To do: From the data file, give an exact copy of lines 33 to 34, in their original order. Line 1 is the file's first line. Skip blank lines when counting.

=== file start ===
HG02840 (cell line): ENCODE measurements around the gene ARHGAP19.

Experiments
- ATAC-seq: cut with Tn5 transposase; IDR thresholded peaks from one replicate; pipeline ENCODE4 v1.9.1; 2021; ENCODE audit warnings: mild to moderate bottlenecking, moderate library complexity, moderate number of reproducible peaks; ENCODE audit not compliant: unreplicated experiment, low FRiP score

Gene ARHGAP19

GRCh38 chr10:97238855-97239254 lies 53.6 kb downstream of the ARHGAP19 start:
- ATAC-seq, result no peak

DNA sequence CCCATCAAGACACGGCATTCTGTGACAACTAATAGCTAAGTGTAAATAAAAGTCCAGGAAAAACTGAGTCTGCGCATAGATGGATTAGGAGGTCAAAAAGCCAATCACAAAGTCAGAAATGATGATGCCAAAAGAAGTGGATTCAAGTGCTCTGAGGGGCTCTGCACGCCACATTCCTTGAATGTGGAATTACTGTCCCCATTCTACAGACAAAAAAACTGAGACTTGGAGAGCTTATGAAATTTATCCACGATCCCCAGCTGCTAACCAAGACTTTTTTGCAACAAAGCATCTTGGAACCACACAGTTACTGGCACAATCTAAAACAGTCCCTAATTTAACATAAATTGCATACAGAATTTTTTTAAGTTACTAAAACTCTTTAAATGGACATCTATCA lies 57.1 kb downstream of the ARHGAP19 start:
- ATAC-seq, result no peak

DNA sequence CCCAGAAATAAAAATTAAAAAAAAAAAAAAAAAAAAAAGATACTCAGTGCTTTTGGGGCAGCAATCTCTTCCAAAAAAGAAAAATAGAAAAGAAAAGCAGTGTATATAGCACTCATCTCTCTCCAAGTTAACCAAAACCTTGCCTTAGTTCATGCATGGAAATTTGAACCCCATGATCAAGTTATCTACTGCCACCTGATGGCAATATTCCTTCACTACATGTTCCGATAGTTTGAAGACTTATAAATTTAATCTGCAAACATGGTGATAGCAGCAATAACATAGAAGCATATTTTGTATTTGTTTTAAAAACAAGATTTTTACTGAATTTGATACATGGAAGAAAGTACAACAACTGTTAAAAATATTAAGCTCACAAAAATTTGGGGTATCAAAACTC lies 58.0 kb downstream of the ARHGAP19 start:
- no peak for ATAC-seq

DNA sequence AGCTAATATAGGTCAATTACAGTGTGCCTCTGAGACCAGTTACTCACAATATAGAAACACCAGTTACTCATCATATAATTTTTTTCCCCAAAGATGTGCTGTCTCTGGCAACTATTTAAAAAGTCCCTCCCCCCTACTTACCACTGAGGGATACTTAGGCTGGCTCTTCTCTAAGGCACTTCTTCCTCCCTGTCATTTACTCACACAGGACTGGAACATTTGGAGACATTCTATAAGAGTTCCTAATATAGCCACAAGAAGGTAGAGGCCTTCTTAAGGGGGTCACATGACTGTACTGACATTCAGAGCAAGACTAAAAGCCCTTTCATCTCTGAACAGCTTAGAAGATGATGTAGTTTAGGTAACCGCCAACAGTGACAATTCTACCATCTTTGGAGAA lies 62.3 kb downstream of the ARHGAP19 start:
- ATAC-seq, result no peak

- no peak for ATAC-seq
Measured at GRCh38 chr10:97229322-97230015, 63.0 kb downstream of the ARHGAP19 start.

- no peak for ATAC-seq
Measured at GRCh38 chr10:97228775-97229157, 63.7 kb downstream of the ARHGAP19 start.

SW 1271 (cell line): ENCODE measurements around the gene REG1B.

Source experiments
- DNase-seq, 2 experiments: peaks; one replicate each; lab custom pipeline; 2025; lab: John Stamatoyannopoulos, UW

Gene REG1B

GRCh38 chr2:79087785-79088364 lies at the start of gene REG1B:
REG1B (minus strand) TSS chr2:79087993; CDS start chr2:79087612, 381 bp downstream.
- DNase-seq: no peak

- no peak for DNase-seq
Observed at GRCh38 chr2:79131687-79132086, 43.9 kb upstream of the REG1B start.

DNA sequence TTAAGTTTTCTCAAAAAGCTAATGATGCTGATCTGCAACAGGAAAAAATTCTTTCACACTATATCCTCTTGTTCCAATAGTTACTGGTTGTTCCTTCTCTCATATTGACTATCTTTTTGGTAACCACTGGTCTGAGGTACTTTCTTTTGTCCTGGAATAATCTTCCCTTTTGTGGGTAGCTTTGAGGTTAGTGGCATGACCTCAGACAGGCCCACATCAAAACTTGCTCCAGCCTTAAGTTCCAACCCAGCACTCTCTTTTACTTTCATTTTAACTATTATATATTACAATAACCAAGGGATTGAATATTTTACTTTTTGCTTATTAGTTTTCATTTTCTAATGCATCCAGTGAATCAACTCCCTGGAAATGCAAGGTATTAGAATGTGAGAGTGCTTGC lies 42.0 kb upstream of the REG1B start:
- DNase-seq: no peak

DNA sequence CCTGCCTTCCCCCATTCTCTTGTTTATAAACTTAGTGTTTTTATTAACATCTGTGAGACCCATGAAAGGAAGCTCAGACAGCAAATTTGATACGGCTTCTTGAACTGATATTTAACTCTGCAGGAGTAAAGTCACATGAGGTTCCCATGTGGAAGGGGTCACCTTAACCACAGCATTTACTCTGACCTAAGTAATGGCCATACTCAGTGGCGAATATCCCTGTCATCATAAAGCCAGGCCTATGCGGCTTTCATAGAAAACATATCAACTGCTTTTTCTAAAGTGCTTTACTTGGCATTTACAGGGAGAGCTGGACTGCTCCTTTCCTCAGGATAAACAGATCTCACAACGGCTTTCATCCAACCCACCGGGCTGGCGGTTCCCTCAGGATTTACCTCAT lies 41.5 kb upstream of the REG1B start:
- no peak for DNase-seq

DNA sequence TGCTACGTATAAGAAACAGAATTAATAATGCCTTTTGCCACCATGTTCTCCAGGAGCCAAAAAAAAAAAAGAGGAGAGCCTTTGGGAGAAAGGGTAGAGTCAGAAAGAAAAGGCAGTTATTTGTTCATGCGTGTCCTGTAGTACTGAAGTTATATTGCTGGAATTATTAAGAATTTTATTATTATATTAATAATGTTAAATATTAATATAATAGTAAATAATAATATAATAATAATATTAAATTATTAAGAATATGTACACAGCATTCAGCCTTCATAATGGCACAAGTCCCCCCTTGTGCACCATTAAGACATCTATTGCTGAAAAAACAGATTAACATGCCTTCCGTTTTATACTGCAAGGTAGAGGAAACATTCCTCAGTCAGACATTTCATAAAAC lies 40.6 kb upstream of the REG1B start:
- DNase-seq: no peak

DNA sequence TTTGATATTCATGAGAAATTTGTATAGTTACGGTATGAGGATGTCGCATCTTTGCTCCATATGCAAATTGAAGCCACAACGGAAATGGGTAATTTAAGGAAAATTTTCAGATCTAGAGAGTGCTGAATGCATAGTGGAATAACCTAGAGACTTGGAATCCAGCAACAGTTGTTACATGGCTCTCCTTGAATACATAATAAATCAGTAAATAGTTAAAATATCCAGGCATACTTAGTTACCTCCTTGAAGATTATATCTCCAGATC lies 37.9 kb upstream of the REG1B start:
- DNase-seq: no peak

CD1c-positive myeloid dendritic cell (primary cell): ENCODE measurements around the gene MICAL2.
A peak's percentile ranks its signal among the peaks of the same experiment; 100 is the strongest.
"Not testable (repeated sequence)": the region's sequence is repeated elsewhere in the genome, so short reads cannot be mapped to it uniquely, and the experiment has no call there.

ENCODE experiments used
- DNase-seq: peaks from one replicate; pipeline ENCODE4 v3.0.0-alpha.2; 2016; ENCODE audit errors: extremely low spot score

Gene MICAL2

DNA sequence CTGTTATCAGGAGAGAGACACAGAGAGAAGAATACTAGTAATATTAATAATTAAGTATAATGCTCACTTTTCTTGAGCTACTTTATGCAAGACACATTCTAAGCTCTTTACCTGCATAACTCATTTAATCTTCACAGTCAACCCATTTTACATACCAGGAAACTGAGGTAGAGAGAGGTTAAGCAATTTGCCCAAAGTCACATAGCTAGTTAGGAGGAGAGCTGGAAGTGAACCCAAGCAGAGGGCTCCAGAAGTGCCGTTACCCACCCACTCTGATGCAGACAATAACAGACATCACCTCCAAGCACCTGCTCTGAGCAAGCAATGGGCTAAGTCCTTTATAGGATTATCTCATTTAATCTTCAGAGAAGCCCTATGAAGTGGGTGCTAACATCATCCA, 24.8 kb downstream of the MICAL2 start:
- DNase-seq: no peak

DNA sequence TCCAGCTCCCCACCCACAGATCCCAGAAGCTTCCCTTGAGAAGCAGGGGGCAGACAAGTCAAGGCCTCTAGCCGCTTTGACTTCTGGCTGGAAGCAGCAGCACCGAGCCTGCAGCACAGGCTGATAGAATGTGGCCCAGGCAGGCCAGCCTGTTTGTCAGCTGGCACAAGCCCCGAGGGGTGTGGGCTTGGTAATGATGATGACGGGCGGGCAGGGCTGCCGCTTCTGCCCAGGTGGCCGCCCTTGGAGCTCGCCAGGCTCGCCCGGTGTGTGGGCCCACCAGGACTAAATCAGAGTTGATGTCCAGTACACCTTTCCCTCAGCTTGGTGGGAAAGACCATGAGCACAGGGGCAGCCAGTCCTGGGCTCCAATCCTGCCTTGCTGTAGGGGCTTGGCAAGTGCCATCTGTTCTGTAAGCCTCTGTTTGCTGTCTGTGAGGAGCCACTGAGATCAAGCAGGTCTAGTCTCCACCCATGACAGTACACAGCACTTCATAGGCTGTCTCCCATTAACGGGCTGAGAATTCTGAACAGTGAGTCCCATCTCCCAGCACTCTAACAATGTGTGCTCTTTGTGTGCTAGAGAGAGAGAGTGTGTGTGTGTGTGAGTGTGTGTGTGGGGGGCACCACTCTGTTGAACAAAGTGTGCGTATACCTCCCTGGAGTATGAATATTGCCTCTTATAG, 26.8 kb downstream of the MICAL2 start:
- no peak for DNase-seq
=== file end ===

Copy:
- DNase-seq: no peak

CD1c-positive myeloid dendritic cell (primary cell): ENCODE measurements around the gene MICAL2.